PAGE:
To move on though, 8th grade started off as most years did, nothing special, just back to school stuff. While we were trying to figure out all of the new comics and cards to trade with each other, we were also trying to gauge where we stood with everyone again. About a month into the year, a new girl appeared at our school. We will call her Annie for this story.
I was immediately drawn to Annie, not due to a sexual attraction even though she was cute, but due to the fact that she was wearing some kind of grunge band t-shirt. I cannot remember for the life of me what band it was, but it was that signal, that flag that we wear on our chest. Your t-shirt was a way to signal to others things you were into, hoping to get a response. Add that to the fact that I knew how hard it was to be the new kid, I reached out to her within the first few days.
We immediately hit it off. She was obviously one of us outsiders that was not into designer jeans and top-40 music. She was someone that was into rock, movies, and Star Wars. Up to that point I had never met a chick that was into Star Wars before like us geeks were. This was an immediate point of convergence.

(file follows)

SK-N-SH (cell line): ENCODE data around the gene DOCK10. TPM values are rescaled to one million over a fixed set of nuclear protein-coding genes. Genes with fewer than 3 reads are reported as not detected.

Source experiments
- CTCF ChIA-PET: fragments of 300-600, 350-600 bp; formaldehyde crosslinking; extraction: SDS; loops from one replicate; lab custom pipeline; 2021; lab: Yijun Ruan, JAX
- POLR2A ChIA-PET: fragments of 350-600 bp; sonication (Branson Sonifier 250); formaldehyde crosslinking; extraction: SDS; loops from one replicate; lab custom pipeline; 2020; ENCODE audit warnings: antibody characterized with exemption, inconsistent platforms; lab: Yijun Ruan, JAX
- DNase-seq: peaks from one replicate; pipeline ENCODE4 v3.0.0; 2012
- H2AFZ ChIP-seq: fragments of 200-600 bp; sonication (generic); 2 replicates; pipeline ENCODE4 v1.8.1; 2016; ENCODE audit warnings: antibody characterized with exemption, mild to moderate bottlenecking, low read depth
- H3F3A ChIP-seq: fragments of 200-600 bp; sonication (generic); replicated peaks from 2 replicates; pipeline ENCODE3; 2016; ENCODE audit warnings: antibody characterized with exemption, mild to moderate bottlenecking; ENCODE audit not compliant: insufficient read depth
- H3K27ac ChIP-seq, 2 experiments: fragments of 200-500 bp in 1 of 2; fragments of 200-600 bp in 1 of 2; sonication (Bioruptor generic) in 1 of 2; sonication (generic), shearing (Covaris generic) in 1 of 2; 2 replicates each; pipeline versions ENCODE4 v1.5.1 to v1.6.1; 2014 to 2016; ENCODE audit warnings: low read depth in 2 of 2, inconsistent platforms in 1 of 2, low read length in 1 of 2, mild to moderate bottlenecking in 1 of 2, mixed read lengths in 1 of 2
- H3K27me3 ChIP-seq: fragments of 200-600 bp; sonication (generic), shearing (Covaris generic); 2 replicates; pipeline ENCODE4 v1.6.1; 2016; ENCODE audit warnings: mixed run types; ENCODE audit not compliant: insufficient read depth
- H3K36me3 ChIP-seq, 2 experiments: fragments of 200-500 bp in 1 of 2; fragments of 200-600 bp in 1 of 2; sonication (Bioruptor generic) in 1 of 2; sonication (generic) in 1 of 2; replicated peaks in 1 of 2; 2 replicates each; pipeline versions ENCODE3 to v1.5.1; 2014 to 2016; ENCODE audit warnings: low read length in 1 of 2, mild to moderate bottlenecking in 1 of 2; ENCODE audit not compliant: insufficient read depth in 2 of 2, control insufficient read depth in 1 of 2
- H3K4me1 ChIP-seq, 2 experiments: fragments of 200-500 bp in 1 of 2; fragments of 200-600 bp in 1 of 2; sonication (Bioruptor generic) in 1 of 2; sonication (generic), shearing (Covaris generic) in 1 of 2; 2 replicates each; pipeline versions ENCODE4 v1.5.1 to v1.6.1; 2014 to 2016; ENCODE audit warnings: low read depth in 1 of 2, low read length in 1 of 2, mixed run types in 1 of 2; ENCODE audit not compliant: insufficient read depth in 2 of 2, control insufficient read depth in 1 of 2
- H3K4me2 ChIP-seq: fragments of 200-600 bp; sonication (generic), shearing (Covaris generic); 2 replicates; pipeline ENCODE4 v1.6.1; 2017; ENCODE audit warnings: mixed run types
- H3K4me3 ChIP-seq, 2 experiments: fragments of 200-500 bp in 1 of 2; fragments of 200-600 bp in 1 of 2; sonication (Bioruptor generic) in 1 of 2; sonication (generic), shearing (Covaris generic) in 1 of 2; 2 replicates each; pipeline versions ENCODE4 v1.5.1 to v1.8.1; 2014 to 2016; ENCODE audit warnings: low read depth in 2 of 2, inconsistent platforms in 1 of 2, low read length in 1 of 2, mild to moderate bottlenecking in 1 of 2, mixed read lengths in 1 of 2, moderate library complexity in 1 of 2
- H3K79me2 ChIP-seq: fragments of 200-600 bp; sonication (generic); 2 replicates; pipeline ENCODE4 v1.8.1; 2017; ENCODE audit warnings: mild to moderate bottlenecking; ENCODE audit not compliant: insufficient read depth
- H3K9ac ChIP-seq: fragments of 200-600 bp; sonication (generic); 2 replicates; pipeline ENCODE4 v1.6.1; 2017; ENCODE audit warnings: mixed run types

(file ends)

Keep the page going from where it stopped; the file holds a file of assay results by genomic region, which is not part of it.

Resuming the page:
Needless to say Annie and I became good at-school friends rather quickly. If you are not aware, an at-school friend is someone that you talk to and hang out with, but only at school. Never outside of that. We started writing each other Star Wars and other assorted film quizzes, always trying to stump the other with our facts and useless knowledge of the film industry. We also started recording all of the band names and singers we could think of, writing them down in a notebook. She would go for awhile, then pass it to me to think of more. We held this fantasy that someday we would name everyone. We thought we were so smart, but thinking back we really only had knowledge about a small subset of music. Mind you, we were more informed than most of the people at the school, but still, it was small in the grand scheme of things.
Being in this group of outsiders, most of just wanted to be part of something, but Annie…she was different. She came with this walk, this air, this attitude that strongly signaled that she did not care about what they thought. She was happy with who she was, or at least she faked it rather well. It did not take long for her to pair off with one of the other outsider guys. Up to that point, I did not even think about things in terms of having a girlfriend, but I knew then that I had a crush on her. Oh well, she was now taken.